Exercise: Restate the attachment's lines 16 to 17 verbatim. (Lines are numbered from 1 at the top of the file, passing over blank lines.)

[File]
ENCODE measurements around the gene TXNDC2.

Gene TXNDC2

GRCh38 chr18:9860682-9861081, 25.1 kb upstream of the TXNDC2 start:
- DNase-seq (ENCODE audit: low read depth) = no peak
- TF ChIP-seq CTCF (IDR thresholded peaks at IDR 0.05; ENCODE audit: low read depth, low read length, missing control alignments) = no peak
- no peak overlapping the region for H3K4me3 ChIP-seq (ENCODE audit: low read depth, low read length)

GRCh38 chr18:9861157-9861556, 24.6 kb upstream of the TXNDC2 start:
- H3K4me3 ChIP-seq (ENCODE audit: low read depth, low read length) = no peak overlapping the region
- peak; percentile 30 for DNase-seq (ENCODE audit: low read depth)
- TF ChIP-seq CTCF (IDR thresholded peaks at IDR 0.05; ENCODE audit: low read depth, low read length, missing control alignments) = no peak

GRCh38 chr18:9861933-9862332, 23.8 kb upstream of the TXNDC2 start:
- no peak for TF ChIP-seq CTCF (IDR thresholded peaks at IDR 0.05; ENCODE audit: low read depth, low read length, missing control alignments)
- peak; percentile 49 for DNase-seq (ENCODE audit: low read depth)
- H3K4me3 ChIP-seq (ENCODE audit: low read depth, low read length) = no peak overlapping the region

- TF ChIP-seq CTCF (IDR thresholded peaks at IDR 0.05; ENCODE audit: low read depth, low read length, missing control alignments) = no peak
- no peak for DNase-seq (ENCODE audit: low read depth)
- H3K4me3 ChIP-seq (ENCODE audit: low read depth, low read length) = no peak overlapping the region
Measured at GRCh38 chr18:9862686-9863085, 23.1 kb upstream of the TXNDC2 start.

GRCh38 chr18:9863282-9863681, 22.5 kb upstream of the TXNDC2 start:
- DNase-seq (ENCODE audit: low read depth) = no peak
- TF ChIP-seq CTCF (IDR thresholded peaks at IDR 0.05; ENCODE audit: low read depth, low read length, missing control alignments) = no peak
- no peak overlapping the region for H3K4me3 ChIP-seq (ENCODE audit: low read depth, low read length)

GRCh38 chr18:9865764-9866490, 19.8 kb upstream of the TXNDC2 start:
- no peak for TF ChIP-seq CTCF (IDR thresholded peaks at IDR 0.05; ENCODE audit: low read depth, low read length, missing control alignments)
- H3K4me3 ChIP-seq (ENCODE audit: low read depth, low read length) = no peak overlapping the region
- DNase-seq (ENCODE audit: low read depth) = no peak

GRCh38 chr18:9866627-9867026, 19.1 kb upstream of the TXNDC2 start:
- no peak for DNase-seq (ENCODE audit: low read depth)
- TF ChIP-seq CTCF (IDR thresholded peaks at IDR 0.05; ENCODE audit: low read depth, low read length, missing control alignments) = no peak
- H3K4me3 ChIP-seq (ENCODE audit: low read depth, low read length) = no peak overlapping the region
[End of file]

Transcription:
- no peak for DNase-seq (ENCODE audit: low read depth)
- H3K4me3 ChIP-seq (ENCODE audit: low read depth, low read length) = no peak overlapping the region